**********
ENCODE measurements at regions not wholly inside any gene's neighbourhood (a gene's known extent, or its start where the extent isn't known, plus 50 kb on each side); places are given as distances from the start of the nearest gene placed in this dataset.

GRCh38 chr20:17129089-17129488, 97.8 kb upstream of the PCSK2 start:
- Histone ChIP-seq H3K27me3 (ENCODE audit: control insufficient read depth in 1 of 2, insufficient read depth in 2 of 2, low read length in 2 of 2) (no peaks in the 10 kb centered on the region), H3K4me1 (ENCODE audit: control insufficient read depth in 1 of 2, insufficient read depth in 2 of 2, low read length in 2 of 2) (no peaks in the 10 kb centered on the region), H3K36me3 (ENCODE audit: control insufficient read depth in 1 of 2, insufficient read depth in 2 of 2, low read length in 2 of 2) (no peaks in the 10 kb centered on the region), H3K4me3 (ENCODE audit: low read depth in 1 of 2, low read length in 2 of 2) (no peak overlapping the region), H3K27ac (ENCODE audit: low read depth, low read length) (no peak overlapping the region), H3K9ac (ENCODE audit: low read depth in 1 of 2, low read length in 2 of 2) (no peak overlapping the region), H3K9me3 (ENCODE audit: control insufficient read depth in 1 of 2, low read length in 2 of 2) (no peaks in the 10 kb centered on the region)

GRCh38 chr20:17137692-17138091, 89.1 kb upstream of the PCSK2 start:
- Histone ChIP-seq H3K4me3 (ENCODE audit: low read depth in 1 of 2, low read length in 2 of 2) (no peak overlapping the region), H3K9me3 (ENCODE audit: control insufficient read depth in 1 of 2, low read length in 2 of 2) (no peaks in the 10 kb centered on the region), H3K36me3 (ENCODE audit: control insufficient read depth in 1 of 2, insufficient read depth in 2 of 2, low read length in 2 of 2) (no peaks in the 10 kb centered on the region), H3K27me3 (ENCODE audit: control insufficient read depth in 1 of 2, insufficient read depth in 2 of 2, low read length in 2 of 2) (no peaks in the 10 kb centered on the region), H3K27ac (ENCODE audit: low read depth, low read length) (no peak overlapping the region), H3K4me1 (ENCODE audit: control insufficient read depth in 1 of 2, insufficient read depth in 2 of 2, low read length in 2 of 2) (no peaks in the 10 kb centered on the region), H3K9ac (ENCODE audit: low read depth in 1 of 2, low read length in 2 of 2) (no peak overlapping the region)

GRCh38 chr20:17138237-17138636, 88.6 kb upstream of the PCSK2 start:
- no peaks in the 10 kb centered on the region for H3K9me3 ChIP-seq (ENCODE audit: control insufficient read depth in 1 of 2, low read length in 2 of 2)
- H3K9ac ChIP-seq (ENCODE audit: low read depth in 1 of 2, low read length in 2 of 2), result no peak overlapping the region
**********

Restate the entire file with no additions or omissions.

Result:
ENCODE measurements at regions not wholly inside any gene's neighbourhood (a gene's known extent, or its start where the extent isn't known, plus 50 kb on each side); places are given as distances from the start of the nearest gene placed in this dataset.

GRCh38 chr20:17129089-17129488, 97.8 kb upstream of the PCSK2 start:
- Histone ChIP-seq H3K27me3 (ENCODE audit: control insufficient read depth in 1 of 2, insufficient read depth in 2 of 2, low read length in 2 of 2) (no peaks in the 10 kb centered on the region), H3K4me1 (ENCODE audit: control insufficient read depth in 1 of 2, insufficient read depth in 2 of 2, low read length in 2 of 2) (no peaks in the 10 kb centered on the region), H3K36me3 (ENCODE audit: control insufficient read depth in 1 of 2, insufficient read depth in 2 of 2, low read length in 2 of 2) (no peaks in the 10 kb centered on the region), H3K4me3 (ENCODE audit: low read depth in 1 of 2, low read length in 2 of 2) (no peak overlapping the region), H3K27ac (ENCODE audit: low read depth, low read length) (no peak overlapping the region), H3K9ac (ENCODE audit: low read depth in 1 of 2, low read length in 2 of 2) (no peak overlapping the region), H3K9me3 (ENCODE audit: control insufficient read depth in 1 of 2, low read length in 2 of 2) (no peaks in the 10 kb centered on the region)

GRCh38 chr20:17137692-17138091, 89.1 kb upstream of the PCSK2 start:
- Histone ChIP-seq H3K4me3 (ENCODE audit: low read depth in 1 of 2, low read length in 2 of 2) (no peak overlapping the region), H3K9me3 (ENCODE audit: control insufficient read depth in 1 of 2, low read length in 2 of 2) (no peaks in the 10 kb centered on the region), H3K36me3 (ENCODE audit: control insufficient read depth in 1 of 2, insufficient read depth in 2 of 2, low read length in 2 of 2) (no peaks in the 10 kb centered on the region), H3K27me3 (ENCODE audit: control insufficient read depth in 1 of 2, insufficient read depth in 2 of 2, low read length in 2 of 2) (no peaks in the 10 kb centered on the region), H3K27ac (ENCODE audit: low read depth, low read length) (no peak overlapping the region), H3K4me1 (ENCODE audit: control insufficient read depth in 1 of 2, insufficient read depth in 2 of 2, low read length in 2 of 2) (no peaks in the 10 kb centered on the region), H3K9ac (ENCODE audit: low read depth in 1 of 2, low read length in 2 of 2) (no peak overlapping the region)

GRCh38 chr20:17138237-17138636, 88.6 kb upstream of the PCSK2 start:
- no peaks in the 10 kb centered on the region for H3K9me3 ChIP-seq (ENCODE audit: control insufficient read depth in 1 of 2, low read length in 2 of 2)
- H3K9ac ChIP-seq (ENCODE audit: low read depth in 1 of 2, low read length in 2 of 2), result no peak overlapping the region